Take Sweet-marjoram, Sweet-bryar-buds, Violet-leaves, Strawberry-leaves, of each one handful, and a good handful of Violet flowers (the dubble ones are the best) broad Thyme, Borrage, Agrimony, of each half a handful, and two or three branches of Rosemary, The seeds of Carvi, Coriander, and Fennel, of each two spoonfuls, and three or four blades of large-mace. Boil all these in eight Gallons of running-water, three quarters of an hour. Then strain it, and when it is but blood-warm, put in as much of the best honey, as will make the Liquor bear an Egg the breadth of six pence above the water. Then boil it again as long as any scum will rise. Then set it abroad a cooling; and when it is almost cold, put in half a pint of good Ale-barm; and when it hath wrought, till you perceive the barm to fall, then Tun it, and let it work in the barrel, till the barm leaveth rising, filling it up every day with some of the same Liquor. When you stop it up, put in a bag with one Nutmeg sliced, a little whole Cloves and Mace, a stick of Cinnamon broken in pieces, and a grain of good Musk. You may make this a little before Michaelmas, and it will be fit to drink at Lent.
This is Sir Edward Bainton’s Receipt, Which my Lord of Portland (who gave it me) saith, was the best he ever drunk.
Take four Gallons of water, and set it over the fire. Put into it, when it is warm, eight pounds of honey; as the scum riseth, take it clean off. When it is clear, put into it three Nutmegs quartered; three or four Races of Ginger sliced; Then let it boil a whole hour, Then take it off the fire, and put to it two handfuls of ground Malt; stir it about with a round stick, till it be as cold as wort, when you put yest to it. Then strain it out into a pot or Tub, that hath a spiggot and faucet, and put to it a pint of very good Ale-yest; so let it work for two days; Then cover it close for about four or five days, and so draw it out into bottles. It will be ready to drink within three weeks.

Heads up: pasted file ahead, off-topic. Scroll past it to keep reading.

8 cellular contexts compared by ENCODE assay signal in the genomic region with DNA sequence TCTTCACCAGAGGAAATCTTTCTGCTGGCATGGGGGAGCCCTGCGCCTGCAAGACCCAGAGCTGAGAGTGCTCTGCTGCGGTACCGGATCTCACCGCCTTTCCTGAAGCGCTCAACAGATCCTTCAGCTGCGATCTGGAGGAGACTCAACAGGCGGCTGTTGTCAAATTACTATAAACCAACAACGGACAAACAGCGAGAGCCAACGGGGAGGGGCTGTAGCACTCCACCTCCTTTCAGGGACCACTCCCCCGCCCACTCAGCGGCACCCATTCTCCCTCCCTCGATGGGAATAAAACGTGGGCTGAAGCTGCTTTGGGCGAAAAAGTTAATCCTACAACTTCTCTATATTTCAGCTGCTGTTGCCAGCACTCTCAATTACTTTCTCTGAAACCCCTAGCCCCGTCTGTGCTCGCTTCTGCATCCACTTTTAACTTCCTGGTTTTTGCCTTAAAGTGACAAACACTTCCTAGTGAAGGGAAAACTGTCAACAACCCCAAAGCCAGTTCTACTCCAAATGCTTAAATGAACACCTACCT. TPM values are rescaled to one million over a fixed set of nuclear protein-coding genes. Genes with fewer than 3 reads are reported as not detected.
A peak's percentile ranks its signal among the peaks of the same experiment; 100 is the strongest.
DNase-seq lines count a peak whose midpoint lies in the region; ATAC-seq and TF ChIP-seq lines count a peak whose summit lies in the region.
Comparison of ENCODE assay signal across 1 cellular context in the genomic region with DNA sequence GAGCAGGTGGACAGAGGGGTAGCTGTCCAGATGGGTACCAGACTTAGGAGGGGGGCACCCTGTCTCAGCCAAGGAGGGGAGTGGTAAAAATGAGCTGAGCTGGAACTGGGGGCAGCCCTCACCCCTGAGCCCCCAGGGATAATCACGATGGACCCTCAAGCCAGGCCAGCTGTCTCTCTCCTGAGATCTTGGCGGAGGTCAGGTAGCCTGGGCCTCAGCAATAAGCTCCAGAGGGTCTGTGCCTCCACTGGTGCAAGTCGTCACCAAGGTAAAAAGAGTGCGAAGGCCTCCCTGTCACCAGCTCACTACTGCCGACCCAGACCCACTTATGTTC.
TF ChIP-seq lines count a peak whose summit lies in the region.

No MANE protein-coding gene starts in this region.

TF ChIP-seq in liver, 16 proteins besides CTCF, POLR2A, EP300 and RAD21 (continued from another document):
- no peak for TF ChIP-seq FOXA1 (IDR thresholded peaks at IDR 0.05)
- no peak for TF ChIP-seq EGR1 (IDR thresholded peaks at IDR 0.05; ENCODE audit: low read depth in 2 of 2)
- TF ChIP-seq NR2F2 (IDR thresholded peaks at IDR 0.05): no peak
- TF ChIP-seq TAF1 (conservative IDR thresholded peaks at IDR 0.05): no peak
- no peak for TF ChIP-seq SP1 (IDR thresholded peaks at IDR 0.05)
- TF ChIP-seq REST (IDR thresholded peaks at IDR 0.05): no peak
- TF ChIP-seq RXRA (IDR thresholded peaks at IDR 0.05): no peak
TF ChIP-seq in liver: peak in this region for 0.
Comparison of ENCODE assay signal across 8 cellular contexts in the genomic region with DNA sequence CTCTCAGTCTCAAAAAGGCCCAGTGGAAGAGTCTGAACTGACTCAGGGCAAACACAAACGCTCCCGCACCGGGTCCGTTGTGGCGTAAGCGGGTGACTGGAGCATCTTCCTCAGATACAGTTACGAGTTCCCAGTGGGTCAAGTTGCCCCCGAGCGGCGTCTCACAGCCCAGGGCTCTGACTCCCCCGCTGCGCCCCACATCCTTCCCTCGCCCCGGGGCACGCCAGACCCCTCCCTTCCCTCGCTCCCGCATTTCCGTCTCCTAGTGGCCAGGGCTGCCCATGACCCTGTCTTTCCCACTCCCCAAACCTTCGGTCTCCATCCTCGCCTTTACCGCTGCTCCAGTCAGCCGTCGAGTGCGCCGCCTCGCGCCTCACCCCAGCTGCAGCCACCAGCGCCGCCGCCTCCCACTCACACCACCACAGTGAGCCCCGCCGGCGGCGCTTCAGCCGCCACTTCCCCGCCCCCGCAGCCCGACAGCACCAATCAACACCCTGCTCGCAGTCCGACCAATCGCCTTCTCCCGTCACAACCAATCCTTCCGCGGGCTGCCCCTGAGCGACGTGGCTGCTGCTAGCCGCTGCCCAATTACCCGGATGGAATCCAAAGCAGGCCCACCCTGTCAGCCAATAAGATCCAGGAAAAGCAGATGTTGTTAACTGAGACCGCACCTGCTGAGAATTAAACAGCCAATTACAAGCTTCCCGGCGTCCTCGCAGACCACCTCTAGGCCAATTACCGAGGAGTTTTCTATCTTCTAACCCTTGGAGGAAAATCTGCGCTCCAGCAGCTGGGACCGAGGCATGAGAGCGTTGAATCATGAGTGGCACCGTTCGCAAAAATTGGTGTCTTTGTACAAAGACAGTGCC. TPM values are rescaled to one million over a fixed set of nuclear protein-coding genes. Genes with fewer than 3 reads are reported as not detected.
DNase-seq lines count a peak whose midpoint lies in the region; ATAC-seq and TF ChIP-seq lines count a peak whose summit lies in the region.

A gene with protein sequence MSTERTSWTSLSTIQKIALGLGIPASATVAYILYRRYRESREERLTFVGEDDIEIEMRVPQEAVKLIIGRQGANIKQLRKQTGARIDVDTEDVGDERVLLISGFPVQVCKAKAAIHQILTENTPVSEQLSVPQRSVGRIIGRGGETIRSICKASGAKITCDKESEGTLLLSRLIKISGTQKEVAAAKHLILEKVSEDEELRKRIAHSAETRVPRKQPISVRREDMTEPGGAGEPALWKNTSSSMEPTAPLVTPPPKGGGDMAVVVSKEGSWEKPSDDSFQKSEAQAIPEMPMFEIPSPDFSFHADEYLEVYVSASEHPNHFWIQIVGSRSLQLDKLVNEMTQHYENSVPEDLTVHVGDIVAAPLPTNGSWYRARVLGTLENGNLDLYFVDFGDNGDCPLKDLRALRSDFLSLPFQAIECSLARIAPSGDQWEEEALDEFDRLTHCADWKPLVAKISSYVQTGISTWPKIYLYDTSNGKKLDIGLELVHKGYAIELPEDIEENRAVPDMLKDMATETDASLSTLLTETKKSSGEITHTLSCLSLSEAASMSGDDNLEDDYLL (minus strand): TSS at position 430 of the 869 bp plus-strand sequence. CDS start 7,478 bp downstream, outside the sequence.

Take to six quarts of water, a quart of the best honey, and put it on the fire, and stir it, till the honey is melted: and boil it well as long as any scum riseth: and now and then put in a little cold water, for this will make the scum rise: keep your kettle up as full as you did put it on; when it is boiled enough, about half an hour before you take it off, then take a quantity of Ginger sliced and well scraped first, and a good quantity of Rosemary, and boil both together. Of the Rosemary and Ginger you may put in more or less, for to please your taste: And when you take it off the fire, strain it into your vessel, either a well seasoned-tub, or a great cream pot, and the next morning when it is cold, pour off softly the top from the settlings into another vessel; and then put some little quantity of the best Ale-barm to it and cover it with a thin cloth over it, if it be in summer, but in the winter it will be longer a ripening, and therefore must be the warmer covered in a close place, and when you go to bottle it, take with a feather all the barm off, and put it into your bottles, and stop it up close. In ten days you may drink it.
If you think six quarts of water be too much, and would have it stronger, then put in a greater quantity of honey.
Take as much water as will fill your Firkin: of Rosemary, Bays, Sweet-bryar, Broad-thyme, Sweet-majoram, of each a handful; set it over the fire, until the herbs have a little coloured the water; then take it off, and when it is cold, put in as much honey, till it will bear an Egg; Then lave it three days morning and evening. After that boil it again, and skim it very clean, and in the boiling clarifie it with the whites of six Eggs, shells and all, well beaten together. Then take it off, and put it to cool; and when it is cold, put it into your vessel, and put to it three spoonfuls of yest; stop it close, and keep it, till it be old at least three months.